Camp Logan: Houston Mutiny and Court Martial of 1917 by Celeste Bedford Walker
THURSDAY, OCTOBER 7 1993
In late August 1917, 100 soldiers of the all-black 24th Infantry Regiment, Company I, stationed outside Houston, Texas, armed themselves and marched into the city, killing 20 whites and wounding 12 others. This incident serves as the basis for a fictionalized drama titled Camp Logan, created by Celeste Bedford-Walker, the daughter of a black soldier. This powerful drama is an account of events leading up to the largest mutiny in the history of the U.S. Armed Forces and the largest murder
trial in U.S. history.
Camp Logan: Houston Mutiny and Court Martial of 1917 (1987) focuses mainly on the rising tensions within the 24th Infantry leading up to the riot. Six blacks had been lynched the year before in Houston and the Ku Klux Klan boasted almost five million members nationally. The 24th had a proud history, having recently returned from serving under Teddy Roosevelt and General John J. Pershing. Eager to be sent to France to fight in World War I, they were instead employed as day laborers, harassed and beaten by the Houston police, demeaned on street cars and at drinking-water barrels, forced to adhere to Jim Crow laws, and stripped of their military dignity and privilege in public.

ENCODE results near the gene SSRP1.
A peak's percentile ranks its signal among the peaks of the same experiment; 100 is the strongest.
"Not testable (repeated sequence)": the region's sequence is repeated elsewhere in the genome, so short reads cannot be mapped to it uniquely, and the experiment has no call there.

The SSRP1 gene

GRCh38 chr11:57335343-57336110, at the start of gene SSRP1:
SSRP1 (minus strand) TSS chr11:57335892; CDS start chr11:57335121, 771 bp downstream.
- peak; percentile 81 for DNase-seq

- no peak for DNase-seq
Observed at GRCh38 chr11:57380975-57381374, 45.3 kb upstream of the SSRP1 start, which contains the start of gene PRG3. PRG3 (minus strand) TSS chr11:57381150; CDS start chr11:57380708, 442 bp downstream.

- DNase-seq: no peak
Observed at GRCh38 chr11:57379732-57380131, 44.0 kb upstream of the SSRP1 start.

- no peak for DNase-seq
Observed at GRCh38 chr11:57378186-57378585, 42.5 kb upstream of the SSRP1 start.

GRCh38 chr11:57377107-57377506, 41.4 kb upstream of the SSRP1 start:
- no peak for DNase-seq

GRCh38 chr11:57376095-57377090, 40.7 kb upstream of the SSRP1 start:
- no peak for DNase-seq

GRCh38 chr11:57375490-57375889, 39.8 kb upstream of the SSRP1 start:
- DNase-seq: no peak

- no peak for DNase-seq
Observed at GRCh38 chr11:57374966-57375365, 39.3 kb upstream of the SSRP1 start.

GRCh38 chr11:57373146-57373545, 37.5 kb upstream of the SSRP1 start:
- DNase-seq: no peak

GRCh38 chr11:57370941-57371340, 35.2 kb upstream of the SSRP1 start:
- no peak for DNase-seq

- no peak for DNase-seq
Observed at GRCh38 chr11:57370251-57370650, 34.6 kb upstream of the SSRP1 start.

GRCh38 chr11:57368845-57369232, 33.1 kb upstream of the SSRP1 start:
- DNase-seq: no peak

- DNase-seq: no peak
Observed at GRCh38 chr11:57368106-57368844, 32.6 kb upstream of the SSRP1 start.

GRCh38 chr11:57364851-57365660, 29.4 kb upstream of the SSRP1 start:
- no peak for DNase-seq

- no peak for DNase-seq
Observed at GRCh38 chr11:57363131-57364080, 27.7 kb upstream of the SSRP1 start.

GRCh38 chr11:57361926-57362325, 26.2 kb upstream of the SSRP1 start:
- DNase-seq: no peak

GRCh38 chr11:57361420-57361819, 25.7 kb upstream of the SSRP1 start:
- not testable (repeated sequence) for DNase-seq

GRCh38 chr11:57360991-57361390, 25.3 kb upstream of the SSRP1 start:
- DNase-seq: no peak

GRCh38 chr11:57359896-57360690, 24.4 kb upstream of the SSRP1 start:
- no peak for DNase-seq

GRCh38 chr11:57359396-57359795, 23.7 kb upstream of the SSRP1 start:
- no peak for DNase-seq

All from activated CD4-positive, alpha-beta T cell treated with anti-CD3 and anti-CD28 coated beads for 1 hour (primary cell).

Of the 118 soldiers of the 24th Infantry who were tried in this country's largest court-martial, 111 were convicted, 19 were hanged, 63 were sentenced to life in prison, and 29 received lesser hard-labor sentences.
With the aid of a grant from the National Endowment for the Arts, Camp Logan became a full scale production in 1989 and has since been touring the country-a tour which included a performance at the Kennedy Center in Washington, D.C.
The Office of Black Student Affairs, the Dean of Students at Claremont McKenna College, and the Athenaeum are pleased to offer you the opportunity to learn something about this little known chapter of American history. The performance will take place in McKenna Auditorium.